Senior-to-be Tara Callahan and her teammates are quite determined not to let the current situation halt the momentum of a Concordia University volleyball program on the rise. Throughout the 2019 season, the Bulldogs had a good thing going that nobody wanted to see come to an end. In the midst of a virtual second half of the spring semester, Callahan tweeted, “I miss my team more than ever.”
The sense of team has already carried Concordia to heights it had never before reached. Last year’s success on a national level was unexpected from outsiders. The surprise breakthrough campaign leads into one of the most anticipated seasons ever for the program. Now try to imagine Callahan’s own excitement level for this fall.
“There’s a physical part to (competing on the national level),” said Callahan of what she took away from last year’s run at the national championships. “But against some of those teams what it really takes is a strong mentality throughout the whole team. Everyone there is talented and they’ve earned their way there. I think the stronger mentality and the better a team works together, the better the results will be in the end.”
Callahan represents a major figure in the return to prominence for the Bulldogs. Since her freshman season, Concordia has gone from nine wins to 15 to 25. Whatever potential the Brady, Neb., native may have left untapped early in her career, she seemed to unleash it last season as a first team All-GPAC setter. Callahan wound up ranked ninth nationally in assists per set in quarterbacking one of the nation’s most efficient attacks.
At 6-foot-1, Callahan brings plenty of height to the setter position. Even as a freshman, Callahan displayed a rare skillset. Up against 14th-ranked Northwestern in 2017, she filled the stat sheet with 33 assists, 12 kills and 11 digs. It was just a start.
Said head coach Ben Boldt, “She’s been on the floor for a good three years now and has a lot of experience. She’s not a typical setter by any means. There’s a certain prototype that a lot of setters look like. She looks more like a middle. She’s tall and she’s big at the net. With who she is and what she believes this program can be, she’s taken it to new levels.”
It's true that in volleyball the hitters attract much of the glory – and that’s okay with Callahan. She can take pride in the fact that the 2019 Bulldogs had five players with more than 200 kills. The work of Callahan helped make an All-American out of 2019 senior Emmie Noyd, whose 403 kills were the most by a Concordia hitter since 2008 when the number of points needed to win a set went from 30 to 25.
Perhaps more than anything else, Callahan has improved her mental game, a monumental key to success for any setter. The position requires hundreds of split-second decisions to be made each match. Callahan is maturing by the minute, and the current circumstances have only added to her overall perspective.
“Not being around everyone all the time and not being able to get into the gym has made me realize that you don’t just get opportunities handed to you as a player,” Callahan said. “You have to make them now. That really opened my eyes to that self-accountability. You have to stay on top of it yourself. I’ve been fortunate to live with Maggie Durbin and Marissa Hoerman. Us three together can keep each other accountable.”
Such accountable has also been achieved through weekly Zoom meetings and a team Snapchat group that encourages teammates to upload photos of themselves after finishing workouts. Callahan has made use of Coach Todd Berner’s body weight workouts, but misses having Coach Berner there with her. She also looks forward to soon having use of the speed treadmill again. Meanwhile, the team continues to go through mental exercises with Dr. Larry Widman, a performance psychiatrist.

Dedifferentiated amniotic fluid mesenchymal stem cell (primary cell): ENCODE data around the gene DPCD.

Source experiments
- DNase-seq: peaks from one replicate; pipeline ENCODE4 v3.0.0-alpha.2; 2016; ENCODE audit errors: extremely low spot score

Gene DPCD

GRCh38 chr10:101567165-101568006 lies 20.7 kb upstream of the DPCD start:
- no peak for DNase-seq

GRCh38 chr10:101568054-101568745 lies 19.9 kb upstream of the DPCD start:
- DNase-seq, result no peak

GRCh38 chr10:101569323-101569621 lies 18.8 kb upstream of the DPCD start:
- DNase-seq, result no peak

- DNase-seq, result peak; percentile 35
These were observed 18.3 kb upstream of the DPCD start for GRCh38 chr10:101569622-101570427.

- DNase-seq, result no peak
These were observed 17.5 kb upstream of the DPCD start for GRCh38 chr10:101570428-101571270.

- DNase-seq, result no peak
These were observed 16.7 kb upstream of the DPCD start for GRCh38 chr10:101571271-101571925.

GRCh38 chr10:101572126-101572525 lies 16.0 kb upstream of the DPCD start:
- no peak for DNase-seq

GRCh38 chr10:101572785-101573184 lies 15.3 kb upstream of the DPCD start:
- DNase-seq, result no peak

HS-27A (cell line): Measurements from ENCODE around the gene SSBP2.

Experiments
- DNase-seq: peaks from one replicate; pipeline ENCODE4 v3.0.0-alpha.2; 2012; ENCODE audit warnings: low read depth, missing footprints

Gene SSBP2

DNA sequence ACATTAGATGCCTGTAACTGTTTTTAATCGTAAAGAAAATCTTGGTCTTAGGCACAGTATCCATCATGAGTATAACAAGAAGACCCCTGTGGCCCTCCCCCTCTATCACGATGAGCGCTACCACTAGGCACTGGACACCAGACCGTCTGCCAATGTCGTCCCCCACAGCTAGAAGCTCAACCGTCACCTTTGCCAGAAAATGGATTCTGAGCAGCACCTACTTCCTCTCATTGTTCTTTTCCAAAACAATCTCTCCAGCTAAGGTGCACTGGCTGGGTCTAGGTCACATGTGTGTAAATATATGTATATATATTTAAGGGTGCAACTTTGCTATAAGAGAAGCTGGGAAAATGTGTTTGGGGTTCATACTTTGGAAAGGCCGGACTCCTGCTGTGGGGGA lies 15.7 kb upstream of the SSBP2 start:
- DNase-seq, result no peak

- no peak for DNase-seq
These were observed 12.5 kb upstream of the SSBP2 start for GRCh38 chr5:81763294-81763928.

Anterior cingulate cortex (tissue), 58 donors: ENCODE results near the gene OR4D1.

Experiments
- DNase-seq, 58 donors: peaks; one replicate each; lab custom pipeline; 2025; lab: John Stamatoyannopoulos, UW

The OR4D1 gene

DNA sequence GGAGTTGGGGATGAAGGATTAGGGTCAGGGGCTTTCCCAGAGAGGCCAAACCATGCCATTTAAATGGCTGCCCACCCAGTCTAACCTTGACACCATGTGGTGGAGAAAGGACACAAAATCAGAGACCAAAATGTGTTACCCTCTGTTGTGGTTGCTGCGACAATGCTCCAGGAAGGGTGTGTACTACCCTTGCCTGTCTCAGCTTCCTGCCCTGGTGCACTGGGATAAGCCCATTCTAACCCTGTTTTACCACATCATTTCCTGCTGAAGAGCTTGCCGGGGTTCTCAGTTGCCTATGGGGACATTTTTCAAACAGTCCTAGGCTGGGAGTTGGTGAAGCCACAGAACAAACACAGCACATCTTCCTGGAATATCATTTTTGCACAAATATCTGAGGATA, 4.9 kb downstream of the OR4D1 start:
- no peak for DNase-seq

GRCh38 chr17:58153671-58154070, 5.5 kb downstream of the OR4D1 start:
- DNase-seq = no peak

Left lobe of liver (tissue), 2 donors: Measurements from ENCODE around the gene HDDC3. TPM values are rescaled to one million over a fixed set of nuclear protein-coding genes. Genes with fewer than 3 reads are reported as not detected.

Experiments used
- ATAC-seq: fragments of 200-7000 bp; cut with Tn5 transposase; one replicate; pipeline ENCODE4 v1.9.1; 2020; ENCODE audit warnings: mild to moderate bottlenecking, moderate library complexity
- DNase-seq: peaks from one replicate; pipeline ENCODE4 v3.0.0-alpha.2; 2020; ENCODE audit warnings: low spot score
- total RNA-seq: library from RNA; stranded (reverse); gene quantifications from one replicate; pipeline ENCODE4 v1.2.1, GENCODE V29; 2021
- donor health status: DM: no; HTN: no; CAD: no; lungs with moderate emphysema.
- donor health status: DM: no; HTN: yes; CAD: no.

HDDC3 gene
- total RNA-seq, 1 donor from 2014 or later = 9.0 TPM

The work Callahan has put in has clearly earned her the respect of teammates. Said Noyd last season, “I give kudos to Tara Callahan. She’s a top caliber setter and I wouldn’t want anyone else in the nation. Having that mentality for our middles to be set early and often has changed the game for me.”
Noyd will be difficult to replace, but Callahan knows she can count on plenty of other experienced teammates. Hoerman is a rock in the back and Callahan will have many weapons at her disposal, such as Arleigh Costello, Camryn Opfer, Kara Stark and Kalee Wiltfong. The familiarity should lessen the sting of losing valuable spring time together. Even so, Callahan would have much preferred a more normal semester.
“I genuinely missed going to class,” Callahan said. “I missed going to practice every day. I missed the spring competitions that were canceled. The main thing I missed was just spending more time with my teammates. We’re getting better individually so it’ll be exciting to see what we put together over the summer.”
Speaking of summer, Callahan is waiting to make too many plans for the next couple of months ahead. She had previously planned to attend Nebraskaland Days in North Platte. Country music artists Toby Keith and Luke Combs had been scheduled to perform. Like many things in life, the concert was postponed. Said Callahan, “That was pretty sad.”
Let that sadness turn to hope. The Bulldogs are preaching the “little things” in 2020. For Callahan personally, she aims to become more of a vocal leader on the court. She expects a lot out of her fellow seniors and looks forward to acclimating the freshmen within the team. Count Callahan among the many ready to dive back into in-person class (though she gave Concordia professors a lot of praise for their handling of the quick transition to online delivery).
There’s just no substitute for the ability to come together as a team. Says Callahan, “Not having a spring season was interesting because we lost that court time, but we still stay in contact really well with each other. I just think that team chemistry will be right there when we come back. I’m really excited.”